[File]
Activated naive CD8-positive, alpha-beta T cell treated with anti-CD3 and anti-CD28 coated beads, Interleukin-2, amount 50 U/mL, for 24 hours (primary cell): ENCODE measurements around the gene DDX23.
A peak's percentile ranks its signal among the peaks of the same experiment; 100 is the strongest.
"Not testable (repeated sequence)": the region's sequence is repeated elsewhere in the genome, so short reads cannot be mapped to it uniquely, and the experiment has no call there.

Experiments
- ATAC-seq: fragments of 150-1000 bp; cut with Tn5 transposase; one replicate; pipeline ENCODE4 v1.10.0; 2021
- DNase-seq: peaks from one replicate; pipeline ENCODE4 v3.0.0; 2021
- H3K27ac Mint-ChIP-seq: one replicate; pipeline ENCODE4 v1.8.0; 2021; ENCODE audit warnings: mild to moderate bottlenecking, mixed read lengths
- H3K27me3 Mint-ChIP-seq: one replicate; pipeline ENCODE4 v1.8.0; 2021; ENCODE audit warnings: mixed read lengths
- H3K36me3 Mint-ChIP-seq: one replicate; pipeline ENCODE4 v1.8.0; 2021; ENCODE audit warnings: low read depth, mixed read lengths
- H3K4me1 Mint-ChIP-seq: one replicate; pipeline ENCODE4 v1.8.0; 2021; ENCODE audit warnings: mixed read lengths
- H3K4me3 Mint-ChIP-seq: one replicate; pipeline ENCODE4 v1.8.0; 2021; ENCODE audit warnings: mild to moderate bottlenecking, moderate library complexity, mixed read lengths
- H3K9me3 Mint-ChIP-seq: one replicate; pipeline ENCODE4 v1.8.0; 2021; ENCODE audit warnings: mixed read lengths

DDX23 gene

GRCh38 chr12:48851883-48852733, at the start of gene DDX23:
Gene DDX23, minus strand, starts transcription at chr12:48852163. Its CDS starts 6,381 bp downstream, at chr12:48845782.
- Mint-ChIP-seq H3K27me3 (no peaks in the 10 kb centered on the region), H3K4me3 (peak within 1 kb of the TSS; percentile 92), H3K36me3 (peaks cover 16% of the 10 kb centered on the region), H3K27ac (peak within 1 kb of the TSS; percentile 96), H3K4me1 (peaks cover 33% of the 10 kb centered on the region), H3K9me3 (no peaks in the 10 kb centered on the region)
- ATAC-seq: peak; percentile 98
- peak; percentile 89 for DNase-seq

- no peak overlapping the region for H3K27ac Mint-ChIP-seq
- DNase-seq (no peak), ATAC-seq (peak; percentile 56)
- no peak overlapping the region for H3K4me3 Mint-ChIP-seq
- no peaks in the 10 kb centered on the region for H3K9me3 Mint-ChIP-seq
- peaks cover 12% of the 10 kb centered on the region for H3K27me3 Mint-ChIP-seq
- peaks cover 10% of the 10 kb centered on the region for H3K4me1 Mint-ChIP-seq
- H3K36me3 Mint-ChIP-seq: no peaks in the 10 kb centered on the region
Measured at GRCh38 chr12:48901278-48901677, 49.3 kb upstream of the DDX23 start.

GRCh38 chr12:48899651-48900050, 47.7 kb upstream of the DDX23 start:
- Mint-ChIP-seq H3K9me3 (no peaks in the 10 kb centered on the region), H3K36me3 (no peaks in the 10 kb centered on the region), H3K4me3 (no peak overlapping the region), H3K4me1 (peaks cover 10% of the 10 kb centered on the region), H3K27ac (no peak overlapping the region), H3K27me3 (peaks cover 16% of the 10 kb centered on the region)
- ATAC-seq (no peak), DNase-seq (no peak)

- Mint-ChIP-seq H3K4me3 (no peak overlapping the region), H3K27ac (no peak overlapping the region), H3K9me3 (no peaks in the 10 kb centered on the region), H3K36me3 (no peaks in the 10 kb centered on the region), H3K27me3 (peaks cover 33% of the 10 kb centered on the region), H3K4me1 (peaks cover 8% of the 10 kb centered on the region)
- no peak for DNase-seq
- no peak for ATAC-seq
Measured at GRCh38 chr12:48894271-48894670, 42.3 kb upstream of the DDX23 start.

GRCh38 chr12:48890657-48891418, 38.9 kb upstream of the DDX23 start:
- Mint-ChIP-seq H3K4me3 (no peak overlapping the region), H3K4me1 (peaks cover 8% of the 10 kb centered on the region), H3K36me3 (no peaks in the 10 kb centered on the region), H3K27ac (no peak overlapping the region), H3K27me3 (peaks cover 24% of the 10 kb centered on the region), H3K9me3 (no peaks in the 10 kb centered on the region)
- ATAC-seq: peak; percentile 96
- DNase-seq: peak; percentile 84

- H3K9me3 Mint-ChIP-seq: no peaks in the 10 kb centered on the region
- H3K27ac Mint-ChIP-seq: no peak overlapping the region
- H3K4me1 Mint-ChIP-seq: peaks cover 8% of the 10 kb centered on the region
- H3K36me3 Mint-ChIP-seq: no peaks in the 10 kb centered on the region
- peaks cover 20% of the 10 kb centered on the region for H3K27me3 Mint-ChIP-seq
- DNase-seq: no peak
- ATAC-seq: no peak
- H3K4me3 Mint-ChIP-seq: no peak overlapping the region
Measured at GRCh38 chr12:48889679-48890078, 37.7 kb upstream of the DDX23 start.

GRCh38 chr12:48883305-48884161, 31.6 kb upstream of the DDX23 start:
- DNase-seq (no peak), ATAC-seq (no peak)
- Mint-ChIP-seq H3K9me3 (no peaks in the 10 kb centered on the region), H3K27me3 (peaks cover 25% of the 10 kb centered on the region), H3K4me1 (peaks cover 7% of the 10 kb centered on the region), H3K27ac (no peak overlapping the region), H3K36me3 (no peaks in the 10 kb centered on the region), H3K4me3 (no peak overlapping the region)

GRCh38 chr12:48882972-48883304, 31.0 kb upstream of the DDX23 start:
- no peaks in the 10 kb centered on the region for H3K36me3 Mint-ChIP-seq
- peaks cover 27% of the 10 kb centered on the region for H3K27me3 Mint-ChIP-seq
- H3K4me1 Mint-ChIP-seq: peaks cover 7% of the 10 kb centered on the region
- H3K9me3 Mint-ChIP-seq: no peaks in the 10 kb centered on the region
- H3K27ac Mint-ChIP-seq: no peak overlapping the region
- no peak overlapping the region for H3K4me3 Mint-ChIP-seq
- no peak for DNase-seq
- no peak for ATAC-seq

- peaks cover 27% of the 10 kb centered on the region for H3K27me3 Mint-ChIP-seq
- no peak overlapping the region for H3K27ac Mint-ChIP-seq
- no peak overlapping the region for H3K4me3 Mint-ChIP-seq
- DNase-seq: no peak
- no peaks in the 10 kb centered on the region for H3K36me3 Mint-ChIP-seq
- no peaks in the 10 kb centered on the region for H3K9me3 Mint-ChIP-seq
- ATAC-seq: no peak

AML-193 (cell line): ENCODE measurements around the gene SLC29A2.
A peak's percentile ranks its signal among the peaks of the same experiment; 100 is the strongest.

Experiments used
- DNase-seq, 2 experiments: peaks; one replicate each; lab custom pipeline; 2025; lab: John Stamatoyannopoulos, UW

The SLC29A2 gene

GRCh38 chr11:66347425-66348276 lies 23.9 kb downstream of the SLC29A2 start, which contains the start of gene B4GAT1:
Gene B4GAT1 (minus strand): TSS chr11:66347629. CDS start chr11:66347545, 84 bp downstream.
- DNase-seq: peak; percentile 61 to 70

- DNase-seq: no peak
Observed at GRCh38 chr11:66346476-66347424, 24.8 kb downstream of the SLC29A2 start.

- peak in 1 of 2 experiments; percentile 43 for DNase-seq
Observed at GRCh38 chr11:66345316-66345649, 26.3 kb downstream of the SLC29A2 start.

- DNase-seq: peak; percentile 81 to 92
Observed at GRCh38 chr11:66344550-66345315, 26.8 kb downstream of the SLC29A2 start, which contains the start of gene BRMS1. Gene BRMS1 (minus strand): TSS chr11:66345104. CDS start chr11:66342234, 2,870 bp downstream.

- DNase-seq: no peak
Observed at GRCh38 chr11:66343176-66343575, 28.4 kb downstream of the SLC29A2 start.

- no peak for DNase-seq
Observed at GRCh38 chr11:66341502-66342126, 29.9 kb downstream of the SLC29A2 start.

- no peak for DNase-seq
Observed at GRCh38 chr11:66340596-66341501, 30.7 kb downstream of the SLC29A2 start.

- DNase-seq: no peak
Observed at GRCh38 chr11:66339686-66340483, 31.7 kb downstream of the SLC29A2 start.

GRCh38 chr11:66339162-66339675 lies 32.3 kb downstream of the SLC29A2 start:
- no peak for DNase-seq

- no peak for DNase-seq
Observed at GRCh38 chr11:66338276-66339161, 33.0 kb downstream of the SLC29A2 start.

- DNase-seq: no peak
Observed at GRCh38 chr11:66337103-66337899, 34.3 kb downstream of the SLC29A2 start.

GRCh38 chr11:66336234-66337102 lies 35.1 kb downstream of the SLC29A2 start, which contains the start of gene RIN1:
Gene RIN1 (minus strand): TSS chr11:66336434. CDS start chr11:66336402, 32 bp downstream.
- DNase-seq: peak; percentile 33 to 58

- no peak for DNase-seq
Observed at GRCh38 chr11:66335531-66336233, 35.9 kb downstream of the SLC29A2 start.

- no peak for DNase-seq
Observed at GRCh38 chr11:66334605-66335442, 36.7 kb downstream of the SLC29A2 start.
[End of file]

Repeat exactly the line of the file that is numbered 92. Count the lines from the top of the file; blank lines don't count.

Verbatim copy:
- DNase-seq: no peak